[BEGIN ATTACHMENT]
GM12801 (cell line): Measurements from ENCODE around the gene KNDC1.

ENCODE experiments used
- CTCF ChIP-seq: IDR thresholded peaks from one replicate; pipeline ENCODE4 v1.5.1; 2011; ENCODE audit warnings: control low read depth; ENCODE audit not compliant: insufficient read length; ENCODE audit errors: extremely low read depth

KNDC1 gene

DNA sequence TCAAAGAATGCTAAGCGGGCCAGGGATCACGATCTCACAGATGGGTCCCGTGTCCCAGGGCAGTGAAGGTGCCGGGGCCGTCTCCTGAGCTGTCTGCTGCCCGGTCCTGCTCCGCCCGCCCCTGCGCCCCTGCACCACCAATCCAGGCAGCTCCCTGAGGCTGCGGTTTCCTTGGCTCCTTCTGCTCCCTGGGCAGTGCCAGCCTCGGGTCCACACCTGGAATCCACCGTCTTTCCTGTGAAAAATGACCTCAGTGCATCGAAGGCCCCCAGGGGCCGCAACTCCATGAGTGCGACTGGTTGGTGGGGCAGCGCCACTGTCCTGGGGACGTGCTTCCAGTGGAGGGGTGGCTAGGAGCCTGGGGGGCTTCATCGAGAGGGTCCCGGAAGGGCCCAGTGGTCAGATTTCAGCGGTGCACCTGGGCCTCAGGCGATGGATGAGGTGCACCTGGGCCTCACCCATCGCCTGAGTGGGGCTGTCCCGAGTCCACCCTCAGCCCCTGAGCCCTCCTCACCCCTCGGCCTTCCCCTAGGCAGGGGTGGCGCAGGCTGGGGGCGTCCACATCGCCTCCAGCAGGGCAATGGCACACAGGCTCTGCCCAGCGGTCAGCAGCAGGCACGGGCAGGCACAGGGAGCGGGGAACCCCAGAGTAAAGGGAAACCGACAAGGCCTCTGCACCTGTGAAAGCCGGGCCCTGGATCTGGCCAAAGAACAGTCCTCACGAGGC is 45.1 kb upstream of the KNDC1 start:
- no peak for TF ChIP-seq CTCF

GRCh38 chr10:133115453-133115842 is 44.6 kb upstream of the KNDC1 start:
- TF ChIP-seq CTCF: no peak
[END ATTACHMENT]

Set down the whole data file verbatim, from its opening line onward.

GM12801 (cell line): Measurements from ENCODE around the gene KNDC1.

ENCODE experiments used
- CTCF ChIP-seq: IDR thresholded peaks from one replicate; pipeline ENCODE4 v1.5.1; 2011; ENCODE audit warnings: control low read depth; ENCODE audit not compliant: insufficient read length; ENCODE audit errors: extremely low read depth

KNDC1 gene

DNA sequence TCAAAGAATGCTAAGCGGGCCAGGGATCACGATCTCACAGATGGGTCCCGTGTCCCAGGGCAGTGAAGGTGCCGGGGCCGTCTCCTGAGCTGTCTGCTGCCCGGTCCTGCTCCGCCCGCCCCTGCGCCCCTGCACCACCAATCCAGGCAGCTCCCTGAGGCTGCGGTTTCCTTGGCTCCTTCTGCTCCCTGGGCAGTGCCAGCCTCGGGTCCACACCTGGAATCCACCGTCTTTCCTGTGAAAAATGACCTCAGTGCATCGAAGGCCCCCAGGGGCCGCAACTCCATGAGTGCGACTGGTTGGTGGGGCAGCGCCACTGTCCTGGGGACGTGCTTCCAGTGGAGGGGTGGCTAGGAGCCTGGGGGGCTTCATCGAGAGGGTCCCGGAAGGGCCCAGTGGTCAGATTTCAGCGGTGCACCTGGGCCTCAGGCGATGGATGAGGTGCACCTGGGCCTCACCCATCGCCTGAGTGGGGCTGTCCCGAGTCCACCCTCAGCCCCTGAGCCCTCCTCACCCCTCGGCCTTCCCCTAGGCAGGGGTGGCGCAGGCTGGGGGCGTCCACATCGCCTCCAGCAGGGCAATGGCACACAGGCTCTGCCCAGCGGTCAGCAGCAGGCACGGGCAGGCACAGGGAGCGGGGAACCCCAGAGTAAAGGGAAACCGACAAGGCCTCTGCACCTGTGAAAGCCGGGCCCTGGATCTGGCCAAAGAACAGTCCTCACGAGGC is 45.1 kb upstream of the KNDC1 start:
- no peak for TF ChIP-seq CTCF

GRCh38 chr10:133115453-133115842 is 44.6 kb upstream of the KNDC1 start:
- TF ChIP-seq CTCF: no peak